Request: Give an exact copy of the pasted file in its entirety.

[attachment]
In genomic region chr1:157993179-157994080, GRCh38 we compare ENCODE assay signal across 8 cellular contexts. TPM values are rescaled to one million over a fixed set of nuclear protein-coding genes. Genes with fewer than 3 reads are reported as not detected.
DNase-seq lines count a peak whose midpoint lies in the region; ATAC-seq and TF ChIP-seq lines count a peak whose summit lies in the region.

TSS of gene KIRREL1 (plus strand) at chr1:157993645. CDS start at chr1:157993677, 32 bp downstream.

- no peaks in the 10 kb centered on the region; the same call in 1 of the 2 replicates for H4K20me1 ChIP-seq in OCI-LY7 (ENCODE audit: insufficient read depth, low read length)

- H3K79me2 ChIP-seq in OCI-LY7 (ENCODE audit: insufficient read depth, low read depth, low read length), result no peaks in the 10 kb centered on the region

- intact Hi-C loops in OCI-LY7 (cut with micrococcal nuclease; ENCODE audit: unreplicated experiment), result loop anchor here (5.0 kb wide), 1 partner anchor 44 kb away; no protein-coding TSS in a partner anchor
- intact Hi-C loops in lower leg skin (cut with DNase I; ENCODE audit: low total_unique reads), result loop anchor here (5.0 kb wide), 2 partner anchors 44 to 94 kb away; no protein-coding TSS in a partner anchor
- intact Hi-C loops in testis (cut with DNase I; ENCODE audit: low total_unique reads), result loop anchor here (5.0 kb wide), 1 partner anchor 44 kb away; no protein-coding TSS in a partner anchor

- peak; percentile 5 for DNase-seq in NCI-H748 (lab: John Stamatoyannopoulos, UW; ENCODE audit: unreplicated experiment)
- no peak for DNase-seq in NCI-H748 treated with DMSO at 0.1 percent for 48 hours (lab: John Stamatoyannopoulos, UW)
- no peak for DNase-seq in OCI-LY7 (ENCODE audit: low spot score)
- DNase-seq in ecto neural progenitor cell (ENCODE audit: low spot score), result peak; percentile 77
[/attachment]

In genomic region chr1:157993179-157994080, GRCh38 we compare ENCODE assay signal across 8 cellular contexts. TPM values are rescaled to one million over a fixed set of nuclear protein-coding genes. Genes with fewer than 3 reads are reported as not detected.
DNase-seq lines count a peak whose midpoint lies in the region; ATAC-seq and TF ChIP-seq lines count a peak whose summit lies in the region.

TSS of gene KIRREL1 (plus strand) at chr1:157993645. CDS start at chr1:157993677, 32 bp downstream.

- no peaks in the 10 kb centered on the region; the same call in 1 of the 2 replicates for H4K20me1 ChIP-seq in OCI-LY7 (ENCODE audit: insufficient read depth, low read length)

- H3K79me2 ChIP-seq in OCI-LY7 (ENCODE audit: insufficient read depth, low read depth, low read length), result no peaks in the 10 kb centered on the region

- intact Hi-C loops in OCI-LY7 (cut with micrococcal nuclease; ENCODE audit: unreplicated experiment), result loop anchor here (5.0 kb wide), 1 partner anchor 44 kb away; no protein-coding TSS in a partner anchor
- intact Hi-C loops in lower leg skin (cut with DNase I; ENCODE audit: low total_unique reads), result loop anchor here (5.0 kb wide), 2 partner anchors 44 to 94 kb away; no protein-coding TSS in a partner anchor
- intact Hi-C loops in testis (cut with DNase I; ENCODE audit: low total_unique reads), result loop anchor here (5.0 kb wide), 1 partner anchor 44 kb away; no protein-coding TSS in a partner anchor

- peak; percentile 5 for DNase-seq in NCI-H748 (lab: John Stamatoyannopoulos, UW; ENCODE audit: unreplicated experiment)
- no peak for DNase-seq in NCI-H748 treated with DMSO at 0.1 percent for 48 hours (lab: John Stamatoyannopoulos, UW)
- no peak for DNase-seq in OCI-LY7 (ENCODE audit: low spot score)
- DNase-seq in ecto neural progenitor cell (ENCODE audit: low spot score), result peak; percentile 77